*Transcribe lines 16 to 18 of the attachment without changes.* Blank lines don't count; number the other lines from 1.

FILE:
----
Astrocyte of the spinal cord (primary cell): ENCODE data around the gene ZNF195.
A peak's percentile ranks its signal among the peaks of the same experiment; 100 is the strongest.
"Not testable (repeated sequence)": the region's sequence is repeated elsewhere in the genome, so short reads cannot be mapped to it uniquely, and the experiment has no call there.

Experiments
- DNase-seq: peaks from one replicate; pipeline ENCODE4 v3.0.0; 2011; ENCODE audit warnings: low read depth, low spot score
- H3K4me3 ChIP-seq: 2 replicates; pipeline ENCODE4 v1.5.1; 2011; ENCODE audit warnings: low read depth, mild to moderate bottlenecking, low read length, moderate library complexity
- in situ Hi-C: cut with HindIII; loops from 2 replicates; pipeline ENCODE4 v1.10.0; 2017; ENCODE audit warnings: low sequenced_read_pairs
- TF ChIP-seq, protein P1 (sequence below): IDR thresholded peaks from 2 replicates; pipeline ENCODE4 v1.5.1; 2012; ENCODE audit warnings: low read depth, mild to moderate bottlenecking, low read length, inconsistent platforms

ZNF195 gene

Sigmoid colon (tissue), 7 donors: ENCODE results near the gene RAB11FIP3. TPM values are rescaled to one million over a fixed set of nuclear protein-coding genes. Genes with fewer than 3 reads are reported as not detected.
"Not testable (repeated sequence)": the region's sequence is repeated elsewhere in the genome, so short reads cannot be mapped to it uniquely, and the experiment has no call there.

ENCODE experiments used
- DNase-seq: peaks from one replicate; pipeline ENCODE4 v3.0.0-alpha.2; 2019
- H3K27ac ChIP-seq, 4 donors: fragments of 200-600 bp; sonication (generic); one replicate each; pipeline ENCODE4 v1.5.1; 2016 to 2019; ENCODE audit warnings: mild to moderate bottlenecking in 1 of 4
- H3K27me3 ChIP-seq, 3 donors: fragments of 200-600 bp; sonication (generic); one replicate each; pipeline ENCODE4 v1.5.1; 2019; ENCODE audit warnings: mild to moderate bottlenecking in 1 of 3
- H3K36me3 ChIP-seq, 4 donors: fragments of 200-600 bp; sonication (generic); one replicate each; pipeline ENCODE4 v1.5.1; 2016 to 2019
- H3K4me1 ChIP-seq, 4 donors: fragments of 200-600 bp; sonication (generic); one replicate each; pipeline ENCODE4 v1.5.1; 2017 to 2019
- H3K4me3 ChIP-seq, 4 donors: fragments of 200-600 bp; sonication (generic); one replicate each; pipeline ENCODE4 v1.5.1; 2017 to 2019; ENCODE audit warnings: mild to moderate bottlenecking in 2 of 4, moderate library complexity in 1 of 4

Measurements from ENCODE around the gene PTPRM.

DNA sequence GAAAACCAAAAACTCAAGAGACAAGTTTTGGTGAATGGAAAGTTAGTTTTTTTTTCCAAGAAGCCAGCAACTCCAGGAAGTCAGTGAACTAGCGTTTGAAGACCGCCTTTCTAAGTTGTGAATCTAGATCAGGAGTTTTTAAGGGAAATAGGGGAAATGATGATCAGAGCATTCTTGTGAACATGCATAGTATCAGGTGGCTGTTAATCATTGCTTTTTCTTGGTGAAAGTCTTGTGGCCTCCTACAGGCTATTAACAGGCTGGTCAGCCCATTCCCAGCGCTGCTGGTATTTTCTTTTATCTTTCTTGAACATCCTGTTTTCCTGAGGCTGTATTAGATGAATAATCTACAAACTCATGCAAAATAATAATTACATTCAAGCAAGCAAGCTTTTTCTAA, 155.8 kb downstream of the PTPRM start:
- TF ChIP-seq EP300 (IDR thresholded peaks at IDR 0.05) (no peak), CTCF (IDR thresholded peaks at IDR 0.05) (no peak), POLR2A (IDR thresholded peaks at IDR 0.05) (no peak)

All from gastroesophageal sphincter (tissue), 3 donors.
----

- H3K36me3 ChIP-seq, 4 donors: fragments of 200-600 bp; sonication (generic); one replicate each; pipeline ENCODE4 v1.5.1; 2016 to 2019
- H3K4me1 ChIP-seq, 4 donors: fragments of 200-600 bp; sonication (generic); one replicate each; pipeline ENCODE4 v1.5.1; 2017 to 2019
- H3K4me3 ChIP-seq, 4 donors: fragments of 200-600 bp; sonication (generic); one replicate each; pipeline ENCODE4 v1.5.1; 2017 to 2019; ENCODE audit warnings: mild to moderate bottlenecking in 2 of 4, moderate library complexity in 1 of 4